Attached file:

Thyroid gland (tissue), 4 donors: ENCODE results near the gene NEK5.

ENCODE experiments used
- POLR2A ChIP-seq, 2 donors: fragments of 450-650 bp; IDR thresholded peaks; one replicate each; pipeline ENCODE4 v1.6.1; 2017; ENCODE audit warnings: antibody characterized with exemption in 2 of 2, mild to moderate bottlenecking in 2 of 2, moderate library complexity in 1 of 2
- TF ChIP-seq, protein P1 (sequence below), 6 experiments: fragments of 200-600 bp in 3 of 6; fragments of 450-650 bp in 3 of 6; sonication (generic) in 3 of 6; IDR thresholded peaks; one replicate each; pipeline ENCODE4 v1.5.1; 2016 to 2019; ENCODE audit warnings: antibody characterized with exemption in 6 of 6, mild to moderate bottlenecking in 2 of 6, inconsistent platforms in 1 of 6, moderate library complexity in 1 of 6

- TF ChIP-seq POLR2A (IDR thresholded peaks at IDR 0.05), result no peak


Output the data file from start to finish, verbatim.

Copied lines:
Thyroid gland (tissue), 4 donors: ENCODE results near the gene NEK5.

ENCODE experiments used
- POLR2A ChIP-seq, 2 donors: fragments of 450-650 bp; IDR thresholded peaks; one replicate each; pipeline ENCODE4 v1.6.1; 2017; ENCODE audit warnings: antibody characterized with exemption in 2 of 2, mild to moderate bottlenecking in 2 of 2, moderate library complexity in 1 of 2
- TF ChIP-seq, protein P1 (sequence below), 6 experiments: fragments of 200-600 bp in 3 of 6; fragments of 450-650 bp in 3 of 6; sonication (generic) in 3 of 6; IDR thresholded peaks; one replicate each; pipeline ENCODE4 v1.5.1; 2016 to 2019; ENCODE audit warnings: antibody characterized with exemption in 6 of 6, mild to moderate bottlenecking in 2 of 6, inconsistent platforms in 1 of 6, moderate library complexity in 1 of 6

- TF ChIP-seq POLR2A (IDR thresholded peaks at IDR 0.05), result no peak